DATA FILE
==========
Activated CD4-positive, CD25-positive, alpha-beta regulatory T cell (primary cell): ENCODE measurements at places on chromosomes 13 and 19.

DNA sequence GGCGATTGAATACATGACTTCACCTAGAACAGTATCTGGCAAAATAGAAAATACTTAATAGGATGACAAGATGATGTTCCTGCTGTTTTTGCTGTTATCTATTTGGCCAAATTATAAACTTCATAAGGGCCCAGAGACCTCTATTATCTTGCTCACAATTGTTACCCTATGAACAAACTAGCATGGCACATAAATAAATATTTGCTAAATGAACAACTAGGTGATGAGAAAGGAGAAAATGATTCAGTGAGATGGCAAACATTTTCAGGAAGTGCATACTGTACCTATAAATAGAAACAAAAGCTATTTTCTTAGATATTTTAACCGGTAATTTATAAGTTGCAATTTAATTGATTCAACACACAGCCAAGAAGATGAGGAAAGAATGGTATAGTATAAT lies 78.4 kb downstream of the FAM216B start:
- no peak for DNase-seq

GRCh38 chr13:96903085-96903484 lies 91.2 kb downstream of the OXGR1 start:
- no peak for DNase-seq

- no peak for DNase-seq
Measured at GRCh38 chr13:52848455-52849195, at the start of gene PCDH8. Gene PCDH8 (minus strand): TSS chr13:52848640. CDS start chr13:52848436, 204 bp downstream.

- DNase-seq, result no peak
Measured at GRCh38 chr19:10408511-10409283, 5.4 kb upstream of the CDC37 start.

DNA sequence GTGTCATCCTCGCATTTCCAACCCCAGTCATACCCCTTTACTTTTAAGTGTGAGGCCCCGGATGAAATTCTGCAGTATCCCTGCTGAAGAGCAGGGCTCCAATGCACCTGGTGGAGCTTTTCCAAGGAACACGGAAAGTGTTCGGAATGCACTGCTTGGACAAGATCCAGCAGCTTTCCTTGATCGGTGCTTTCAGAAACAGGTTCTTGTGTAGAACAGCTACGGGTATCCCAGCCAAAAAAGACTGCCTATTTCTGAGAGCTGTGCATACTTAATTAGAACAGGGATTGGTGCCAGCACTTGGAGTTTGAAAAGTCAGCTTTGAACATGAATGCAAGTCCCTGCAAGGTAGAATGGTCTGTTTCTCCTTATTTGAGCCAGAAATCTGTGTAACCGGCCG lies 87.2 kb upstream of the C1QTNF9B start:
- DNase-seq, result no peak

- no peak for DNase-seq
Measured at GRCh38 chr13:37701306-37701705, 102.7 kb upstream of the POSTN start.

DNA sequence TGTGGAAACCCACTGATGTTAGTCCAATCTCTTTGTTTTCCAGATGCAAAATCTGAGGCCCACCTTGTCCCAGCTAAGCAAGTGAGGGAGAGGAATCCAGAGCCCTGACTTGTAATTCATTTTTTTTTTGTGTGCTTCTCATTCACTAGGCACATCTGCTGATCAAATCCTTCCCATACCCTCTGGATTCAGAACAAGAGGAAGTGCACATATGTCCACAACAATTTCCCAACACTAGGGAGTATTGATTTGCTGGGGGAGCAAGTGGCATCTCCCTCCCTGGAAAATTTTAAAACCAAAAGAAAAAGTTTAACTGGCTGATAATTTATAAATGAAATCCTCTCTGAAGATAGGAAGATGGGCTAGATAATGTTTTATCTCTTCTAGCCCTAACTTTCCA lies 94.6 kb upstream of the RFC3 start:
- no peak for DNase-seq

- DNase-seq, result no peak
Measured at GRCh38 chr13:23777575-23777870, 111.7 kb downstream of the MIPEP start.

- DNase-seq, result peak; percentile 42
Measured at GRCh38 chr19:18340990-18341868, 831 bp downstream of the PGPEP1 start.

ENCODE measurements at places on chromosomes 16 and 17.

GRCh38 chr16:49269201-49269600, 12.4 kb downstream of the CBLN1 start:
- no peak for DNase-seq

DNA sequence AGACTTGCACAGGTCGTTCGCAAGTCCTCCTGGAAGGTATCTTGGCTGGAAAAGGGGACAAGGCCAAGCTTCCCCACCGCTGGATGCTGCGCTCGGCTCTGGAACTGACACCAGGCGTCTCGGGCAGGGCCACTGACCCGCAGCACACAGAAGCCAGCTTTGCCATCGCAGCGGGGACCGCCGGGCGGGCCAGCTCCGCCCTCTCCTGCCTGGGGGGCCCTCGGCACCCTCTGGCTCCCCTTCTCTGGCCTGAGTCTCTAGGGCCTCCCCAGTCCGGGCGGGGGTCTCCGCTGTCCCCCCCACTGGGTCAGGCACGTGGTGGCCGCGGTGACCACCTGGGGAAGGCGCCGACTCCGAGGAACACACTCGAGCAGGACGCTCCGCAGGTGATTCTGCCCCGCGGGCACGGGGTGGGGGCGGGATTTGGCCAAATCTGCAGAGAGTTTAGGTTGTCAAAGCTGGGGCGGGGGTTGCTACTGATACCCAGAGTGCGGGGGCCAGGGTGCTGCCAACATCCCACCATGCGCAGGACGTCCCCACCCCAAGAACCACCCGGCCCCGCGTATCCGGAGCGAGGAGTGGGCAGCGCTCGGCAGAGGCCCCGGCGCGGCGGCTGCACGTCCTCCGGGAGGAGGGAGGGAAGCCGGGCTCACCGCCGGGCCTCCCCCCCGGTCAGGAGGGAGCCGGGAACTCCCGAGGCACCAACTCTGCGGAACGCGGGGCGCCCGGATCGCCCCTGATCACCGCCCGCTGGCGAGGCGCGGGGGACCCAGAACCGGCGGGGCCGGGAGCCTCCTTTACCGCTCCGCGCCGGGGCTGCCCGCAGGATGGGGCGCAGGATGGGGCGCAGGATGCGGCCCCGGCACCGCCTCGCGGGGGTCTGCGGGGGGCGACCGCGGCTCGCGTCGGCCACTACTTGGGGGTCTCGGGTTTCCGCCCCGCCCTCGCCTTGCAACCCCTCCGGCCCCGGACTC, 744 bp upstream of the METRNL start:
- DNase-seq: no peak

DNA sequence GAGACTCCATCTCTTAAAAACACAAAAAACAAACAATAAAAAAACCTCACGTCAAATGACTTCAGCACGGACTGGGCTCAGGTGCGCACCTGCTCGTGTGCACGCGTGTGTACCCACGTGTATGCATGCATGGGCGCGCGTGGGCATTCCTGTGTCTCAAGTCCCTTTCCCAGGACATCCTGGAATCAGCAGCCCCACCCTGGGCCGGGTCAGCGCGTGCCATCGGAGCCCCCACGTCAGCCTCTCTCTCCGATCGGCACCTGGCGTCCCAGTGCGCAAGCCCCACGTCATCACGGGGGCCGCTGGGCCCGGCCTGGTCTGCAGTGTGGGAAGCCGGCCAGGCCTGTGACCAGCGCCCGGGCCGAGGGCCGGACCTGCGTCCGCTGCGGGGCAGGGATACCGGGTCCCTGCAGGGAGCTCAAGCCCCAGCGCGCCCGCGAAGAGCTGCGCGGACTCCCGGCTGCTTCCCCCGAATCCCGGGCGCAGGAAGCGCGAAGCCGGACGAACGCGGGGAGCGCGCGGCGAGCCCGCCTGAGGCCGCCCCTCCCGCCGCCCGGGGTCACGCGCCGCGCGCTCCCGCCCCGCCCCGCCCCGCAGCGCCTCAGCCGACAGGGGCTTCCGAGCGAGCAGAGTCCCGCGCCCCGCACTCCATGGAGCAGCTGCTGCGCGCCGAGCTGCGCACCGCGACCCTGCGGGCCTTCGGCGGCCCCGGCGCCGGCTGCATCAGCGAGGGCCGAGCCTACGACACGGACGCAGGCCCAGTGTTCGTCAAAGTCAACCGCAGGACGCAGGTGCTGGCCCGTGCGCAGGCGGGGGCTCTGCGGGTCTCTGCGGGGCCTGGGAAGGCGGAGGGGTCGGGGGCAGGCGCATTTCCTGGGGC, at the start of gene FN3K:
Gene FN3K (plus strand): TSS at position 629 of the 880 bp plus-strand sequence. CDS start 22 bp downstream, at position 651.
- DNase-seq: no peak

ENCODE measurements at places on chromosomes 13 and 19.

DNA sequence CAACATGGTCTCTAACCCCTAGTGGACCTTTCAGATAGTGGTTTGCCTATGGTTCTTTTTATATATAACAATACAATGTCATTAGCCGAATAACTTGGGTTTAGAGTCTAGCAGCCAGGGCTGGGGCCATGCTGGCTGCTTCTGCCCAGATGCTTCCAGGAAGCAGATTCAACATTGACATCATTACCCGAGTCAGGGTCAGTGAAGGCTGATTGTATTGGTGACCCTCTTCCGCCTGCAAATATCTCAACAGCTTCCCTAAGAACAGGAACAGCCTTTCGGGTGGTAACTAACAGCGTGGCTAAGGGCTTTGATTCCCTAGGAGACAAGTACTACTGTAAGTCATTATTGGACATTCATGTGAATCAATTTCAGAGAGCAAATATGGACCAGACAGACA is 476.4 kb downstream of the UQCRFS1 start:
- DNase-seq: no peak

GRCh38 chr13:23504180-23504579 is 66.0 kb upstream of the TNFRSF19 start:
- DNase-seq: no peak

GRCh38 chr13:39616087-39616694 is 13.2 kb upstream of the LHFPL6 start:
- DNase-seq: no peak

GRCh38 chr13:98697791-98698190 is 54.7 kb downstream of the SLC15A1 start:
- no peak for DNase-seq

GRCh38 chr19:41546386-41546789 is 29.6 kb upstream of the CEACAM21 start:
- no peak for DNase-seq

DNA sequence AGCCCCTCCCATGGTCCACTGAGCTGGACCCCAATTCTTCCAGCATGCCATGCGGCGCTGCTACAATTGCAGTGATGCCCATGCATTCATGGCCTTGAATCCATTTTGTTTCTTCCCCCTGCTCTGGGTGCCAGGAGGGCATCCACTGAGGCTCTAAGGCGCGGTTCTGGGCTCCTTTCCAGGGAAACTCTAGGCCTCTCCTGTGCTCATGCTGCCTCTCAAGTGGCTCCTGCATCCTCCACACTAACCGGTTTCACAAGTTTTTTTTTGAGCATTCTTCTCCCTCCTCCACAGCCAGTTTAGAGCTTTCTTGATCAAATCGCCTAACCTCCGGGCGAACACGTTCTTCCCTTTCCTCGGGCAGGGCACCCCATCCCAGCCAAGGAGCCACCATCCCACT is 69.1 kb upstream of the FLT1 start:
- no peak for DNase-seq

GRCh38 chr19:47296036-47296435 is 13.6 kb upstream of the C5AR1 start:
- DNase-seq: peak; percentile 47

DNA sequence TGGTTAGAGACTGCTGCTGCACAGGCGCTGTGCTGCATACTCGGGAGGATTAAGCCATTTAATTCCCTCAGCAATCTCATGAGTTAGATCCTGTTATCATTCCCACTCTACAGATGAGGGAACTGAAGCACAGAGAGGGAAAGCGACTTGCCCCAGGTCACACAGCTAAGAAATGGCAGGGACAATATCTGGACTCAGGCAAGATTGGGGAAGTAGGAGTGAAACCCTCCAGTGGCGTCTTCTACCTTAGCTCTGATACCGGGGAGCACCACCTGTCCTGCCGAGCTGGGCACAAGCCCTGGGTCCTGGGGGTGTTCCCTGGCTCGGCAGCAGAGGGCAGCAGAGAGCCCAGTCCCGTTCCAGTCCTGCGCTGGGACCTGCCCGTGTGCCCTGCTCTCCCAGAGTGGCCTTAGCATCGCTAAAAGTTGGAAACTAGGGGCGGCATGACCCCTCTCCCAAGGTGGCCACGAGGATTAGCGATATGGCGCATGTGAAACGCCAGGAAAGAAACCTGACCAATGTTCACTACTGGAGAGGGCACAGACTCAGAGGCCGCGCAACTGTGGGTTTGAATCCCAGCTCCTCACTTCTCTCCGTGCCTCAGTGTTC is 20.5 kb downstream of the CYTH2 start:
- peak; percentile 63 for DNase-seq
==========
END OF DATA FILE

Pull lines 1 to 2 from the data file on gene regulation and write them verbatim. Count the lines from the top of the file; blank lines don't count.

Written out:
Activated CD4-positive, CD25-positive, alpha-beta regulatory T cell (primary cell): ENCODE measurements at places on chromosomes 13 and 19.

DNA sequence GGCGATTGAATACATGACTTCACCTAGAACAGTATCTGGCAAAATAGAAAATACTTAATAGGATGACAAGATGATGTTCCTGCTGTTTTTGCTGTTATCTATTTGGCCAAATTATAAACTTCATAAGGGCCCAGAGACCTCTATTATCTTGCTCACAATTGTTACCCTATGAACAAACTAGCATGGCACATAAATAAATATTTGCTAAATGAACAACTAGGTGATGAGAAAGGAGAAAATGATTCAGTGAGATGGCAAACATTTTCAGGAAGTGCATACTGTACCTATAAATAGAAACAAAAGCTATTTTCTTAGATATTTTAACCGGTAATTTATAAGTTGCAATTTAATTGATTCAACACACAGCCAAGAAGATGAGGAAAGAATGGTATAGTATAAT lies 78.4 kb downstream of the FAM216B start: